First line treatment against metastatic breast cancer
Dr Karen Gelmon – BC Cancer Agency, Vancouver, Canada
Professor Gelmon, you’ve been talking about a head-to-head comparison of two HER2 blocking agents. Trastuzumab, of course, has done a lot in metastatic breast cancer, you’ve been trying lapatinib, what is it that you were doing in this study?
Lapatinib has been approved in combination with capecitabine for patients who have had prior Herceptin and there has been a lot of work looking at lapatinib with other cytotoxics, including paclitaxel, there was a big study in China looking at that. We felt a number of years ago that it was very important to do a head-to-head comparison of lapatinib plus taxane versus Herceptin plus taxane in first line metastatic HER2 positive breast cancer.
But trastuzumab and lapatinib do the same thing except lapatinib does an extra one as well, doesn’t it?
It’s a question if they do the same thing. Certainly they’re both anti-HER2 agents, lapatinib targets HER1, EGFR and HER2. It’s an oral agent, it goes across membranes, its activity is different. Trastuzumab just targets HER2; trastuzumab was out of the gate first, was the first one approved but lapatinib certainly has been an effective agent. But we wanted to compare them, we felt it was important to compare them, so clinicians, when they looked at their patient with first line metastatic disease, could make a rational choice of which agent to use.
And of course it’s nice to have the choice, isn’t it? So you had around 500 patients, what happened?
It’s an international study done around the world, multi-centre study. It was run by the NCIC, the National Cancer Institute of Canada, and with GSK’s help. Basically we needed to enrol 536 HER2 positively centrally confirmed patients; we enrolled over 600 to get that number. This was an interim analysis that I presented but it showed that the progression free survival, so the time from enrolment to progression, was significantly longer for those patients who got trastuzumab compared to lapatinib.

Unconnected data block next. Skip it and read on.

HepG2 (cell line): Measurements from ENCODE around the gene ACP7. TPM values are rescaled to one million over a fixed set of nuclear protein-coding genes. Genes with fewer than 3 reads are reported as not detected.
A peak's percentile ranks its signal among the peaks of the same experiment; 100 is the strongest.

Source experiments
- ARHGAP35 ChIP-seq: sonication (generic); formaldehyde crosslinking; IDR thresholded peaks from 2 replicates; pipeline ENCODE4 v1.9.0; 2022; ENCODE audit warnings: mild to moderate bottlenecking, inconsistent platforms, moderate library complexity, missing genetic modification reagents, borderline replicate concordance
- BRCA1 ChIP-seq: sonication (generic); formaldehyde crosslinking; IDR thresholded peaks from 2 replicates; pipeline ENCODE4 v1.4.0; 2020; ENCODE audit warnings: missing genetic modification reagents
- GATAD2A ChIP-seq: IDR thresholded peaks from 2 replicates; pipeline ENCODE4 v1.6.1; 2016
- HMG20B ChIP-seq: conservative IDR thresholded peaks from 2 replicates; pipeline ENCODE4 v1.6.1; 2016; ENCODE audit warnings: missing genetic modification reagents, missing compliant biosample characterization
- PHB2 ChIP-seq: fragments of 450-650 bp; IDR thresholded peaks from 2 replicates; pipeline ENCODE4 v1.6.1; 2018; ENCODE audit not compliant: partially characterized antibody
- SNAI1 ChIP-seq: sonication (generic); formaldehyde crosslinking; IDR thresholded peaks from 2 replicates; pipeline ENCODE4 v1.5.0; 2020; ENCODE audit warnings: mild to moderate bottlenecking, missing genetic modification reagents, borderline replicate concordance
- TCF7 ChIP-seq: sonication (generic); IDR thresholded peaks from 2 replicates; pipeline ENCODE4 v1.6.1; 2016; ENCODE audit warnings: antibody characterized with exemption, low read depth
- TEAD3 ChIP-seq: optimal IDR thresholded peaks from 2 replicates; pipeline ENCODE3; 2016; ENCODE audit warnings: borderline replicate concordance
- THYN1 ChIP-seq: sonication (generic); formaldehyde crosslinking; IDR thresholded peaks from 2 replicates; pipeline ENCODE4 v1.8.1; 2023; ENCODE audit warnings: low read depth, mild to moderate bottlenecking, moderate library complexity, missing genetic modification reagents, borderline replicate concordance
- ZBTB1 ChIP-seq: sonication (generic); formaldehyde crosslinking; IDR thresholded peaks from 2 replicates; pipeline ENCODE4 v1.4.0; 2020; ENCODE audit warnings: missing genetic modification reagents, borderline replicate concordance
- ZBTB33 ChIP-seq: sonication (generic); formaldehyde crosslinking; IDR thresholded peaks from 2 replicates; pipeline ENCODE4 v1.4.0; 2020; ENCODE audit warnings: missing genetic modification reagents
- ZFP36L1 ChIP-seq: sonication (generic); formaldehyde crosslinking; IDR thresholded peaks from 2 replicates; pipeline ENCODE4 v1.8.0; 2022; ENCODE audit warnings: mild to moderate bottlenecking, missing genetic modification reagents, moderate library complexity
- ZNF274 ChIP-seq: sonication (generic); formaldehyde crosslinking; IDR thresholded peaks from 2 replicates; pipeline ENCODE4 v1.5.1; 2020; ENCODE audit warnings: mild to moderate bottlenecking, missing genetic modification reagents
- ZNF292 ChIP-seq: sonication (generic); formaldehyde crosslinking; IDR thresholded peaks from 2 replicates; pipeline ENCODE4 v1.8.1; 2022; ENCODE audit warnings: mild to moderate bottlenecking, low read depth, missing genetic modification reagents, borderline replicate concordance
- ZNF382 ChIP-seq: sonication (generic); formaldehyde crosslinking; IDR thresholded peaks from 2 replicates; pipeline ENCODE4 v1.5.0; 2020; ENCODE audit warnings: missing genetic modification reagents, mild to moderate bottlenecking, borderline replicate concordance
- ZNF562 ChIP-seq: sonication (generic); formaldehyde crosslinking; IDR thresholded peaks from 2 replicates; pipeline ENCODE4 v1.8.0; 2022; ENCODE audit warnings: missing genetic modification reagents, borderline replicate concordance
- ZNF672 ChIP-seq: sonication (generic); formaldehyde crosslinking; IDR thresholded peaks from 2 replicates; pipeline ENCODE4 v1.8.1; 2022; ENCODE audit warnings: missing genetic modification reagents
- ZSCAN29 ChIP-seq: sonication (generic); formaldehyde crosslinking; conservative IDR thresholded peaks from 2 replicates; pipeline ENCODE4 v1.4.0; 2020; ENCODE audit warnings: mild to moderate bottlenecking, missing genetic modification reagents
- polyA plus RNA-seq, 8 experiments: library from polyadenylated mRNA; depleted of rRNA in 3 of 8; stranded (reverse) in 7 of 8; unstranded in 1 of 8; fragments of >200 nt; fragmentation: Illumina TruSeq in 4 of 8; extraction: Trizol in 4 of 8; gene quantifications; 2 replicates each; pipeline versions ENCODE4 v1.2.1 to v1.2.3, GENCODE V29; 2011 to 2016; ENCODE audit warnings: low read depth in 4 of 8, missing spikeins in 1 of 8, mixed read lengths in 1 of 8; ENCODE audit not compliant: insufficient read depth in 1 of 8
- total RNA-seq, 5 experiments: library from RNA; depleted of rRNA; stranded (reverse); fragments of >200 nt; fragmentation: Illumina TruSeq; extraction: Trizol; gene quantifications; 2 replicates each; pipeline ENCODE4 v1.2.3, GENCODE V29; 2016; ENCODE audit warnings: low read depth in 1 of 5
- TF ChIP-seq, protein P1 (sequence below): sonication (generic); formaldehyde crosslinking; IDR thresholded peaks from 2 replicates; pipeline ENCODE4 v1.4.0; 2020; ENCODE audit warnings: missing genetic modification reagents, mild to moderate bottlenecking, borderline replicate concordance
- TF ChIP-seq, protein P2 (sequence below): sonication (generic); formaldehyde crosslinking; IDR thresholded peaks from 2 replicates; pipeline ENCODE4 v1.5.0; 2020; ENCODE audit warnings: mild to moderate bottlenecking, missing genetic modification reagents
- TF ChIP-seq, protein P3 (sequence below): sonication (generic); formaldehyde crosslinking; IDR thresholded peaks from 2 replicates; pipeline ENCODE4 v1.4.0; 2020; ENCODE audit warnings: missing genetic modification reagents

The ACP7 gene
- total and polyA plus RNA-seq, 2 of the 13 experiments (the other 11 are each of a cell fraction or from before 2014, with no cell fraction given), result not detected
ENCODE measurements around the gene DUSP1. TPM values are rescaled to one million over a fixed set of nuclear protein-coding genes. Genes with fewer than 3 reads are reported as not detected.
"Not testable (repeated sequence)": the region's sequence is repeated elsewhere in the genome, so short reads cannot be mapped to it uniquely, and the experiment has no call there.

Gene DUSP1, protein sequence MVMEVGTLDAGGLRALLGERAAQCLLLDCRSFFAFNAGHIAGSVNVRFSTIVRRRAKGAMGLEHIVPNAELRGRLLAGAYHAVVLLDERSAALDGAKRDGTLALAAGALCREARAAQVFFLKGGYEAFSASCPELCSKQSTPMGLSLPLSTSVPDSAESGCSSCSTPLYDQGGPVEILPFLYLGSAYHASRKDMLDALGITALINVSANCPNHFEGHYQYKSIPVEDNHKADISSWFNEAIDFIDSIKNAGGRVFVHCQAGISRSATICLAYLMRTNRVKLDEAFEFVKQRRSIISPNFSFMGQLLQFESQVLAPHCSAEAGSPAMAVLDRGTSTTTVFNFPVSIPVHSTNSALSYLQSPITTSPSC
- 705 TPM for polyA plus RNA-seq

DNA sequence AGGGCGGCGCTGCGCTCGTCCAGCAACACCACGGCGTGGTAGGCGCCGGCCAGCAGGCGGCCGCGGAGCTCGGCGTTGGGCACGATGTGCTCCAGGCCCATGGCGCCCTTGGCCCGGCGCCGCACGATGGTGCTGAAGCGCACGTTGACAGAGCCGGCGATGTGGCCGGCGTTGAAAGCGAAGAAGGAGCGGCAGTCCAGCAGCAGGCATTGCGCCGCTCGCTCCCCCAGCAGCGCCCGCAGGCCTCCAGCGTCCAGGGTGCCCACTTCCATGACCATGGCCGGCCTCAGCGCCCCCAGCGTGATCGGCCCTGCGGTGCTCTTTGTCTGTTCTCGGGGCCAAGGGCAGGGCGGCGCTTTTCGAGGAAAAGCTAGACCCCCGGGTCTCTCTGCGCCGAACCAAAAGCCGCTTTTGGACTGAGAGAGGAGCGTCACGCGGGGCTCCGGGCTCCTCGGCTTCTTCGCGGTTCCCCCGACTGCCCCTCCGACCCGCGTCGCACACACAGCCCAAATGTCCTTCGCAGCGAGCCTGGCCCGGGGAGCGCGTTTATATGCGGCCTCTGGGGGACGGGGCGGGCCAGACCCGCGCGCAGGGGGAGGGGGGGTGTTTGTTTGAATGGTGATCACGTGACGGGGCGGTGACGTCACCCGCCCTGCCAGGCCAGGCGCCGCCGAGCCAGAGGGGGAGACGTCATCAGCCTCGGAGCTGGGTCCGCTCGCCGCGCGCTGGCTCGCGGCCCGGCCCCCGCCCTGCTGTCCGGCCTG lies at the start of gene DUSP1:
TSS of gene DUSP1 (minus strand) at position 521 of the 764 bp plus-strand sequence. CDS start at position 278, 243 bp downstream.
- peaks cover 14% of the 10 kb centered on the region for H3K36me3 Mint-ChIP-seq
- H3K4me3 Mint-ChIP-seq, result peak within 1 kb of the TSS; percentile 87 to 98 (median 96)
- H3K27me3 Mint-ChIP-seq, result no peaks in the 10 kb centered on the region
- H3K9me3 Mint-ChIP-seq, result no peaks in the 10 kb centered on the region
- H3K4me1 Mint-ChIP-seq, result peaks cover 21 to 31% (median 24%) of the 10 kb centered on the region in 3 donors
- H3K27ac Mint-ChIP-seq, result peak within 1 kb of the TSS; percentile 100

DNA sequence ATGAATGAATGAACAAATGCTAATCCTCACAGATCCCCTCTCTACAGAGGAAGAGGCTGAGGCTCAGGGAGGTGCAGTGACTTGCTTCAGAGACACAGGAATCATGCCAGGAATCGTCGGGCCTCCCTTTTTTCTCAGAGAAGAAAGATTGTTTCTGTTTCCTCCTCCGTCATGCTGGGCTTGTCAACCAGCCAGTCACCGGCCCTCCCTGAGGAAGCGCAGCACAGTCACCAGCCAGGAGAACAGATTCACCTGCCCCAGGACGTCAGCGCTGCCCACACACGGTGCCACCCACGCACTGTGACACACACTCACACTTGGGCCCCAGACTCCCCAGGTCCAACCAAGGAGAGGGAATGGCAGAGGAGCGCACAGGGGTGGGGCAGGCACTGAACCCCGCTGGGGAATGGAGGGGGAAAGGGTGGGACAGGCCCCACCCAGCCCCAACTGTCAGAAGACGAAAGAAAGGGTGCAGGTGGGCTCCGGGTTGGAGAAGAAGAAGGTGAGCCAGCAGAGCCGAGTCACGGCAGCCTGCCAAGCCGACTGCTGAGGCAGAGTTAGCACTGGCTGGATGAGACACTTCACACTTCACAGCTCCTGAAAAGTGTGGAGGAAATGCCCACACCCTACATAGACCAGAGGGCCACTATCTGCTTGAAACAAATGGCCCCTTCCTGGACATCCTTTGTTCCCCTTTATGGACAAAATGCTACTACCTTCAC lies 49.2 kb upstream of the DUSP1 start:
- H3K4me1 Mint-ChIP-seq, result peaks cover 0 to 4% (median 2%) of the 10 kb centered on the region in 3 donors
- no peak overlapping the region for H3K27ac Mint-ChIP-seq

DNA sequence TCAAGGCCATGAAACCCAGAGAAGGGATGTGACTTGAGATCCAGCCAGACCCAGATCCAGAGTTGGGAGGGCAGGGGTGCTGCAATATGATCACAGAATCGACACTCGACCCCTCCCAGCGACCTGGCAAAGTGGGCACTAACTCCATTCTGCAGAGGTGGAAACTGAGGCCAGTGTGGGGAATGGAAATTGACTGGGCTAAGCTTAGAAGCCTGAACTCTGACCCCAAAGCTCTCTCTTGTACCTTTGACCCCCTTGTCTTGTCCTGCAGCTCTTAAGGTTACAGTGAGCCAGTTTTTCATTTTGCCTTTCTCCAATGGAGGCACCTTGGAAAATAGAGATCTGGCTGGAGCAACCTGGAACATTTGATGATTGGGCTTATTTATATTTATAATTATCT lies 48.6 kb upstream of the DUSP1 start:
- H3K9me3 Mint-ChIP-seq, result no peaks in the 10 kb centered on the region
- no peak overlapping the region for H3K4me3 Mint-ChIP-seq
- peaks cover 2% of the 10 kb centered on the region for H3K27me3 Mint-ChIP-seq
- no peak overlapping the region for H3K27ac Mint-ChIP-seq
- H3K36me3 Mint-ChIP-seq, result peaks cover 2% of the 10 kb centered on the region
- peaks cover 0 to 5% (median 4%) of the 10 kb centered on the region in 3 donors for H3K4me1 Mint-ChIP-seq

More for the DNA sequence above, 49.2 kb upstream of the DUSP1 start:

By how much?
When we looked at the whole population it was 2.6 months different but when we looked at just those women who had HER2 centrally confirmed it was 4.7 months. That’s a long time for a woman with metastatic breast cancer so that’s very statistically significant.
So lapatinib is still recommended for Herceptin refractory patients but what about first line?
That’s a very good question. In our study people could have had Herceptin in the adjuvant setting, only 18% of people had it, but they had to have had it more than a year before. So that’s a group that’s probably not refractory. Lapatinib certainly after Herceptin in the metastatic setting is an active agent, as shown by the previous trials. It may be that in patients who progress on adjuvant Herceptin lapatinib would be a good choice. One of the important things about this study is we’ve got tissue on all of the patients to check their HER2 so we’re going to be doing studies on those tissues to see. It may be we’ll define a group of patients who would really do better with lapatinib but overall right now it looks like Herceptin is the more active agent.
It seems a very firm result, what are your clinical recommendations to pass on?
My clinical recommendations are that for a woman coming with either de novo, newly diagnosed, HER2 positive metastatic disease or a woman who had adjuvant treatment and now is getting Herceptin, that on the basis of these results I would think about Herceptin first, or one of the newer agents maybe. I think lapatinib has a role and we don’t know its role in the refractory patients or in second or third line in combination with capecitabine but for first line I would recommend trastuzumab based on the results of this trial.
Karen, thank you very much indeed.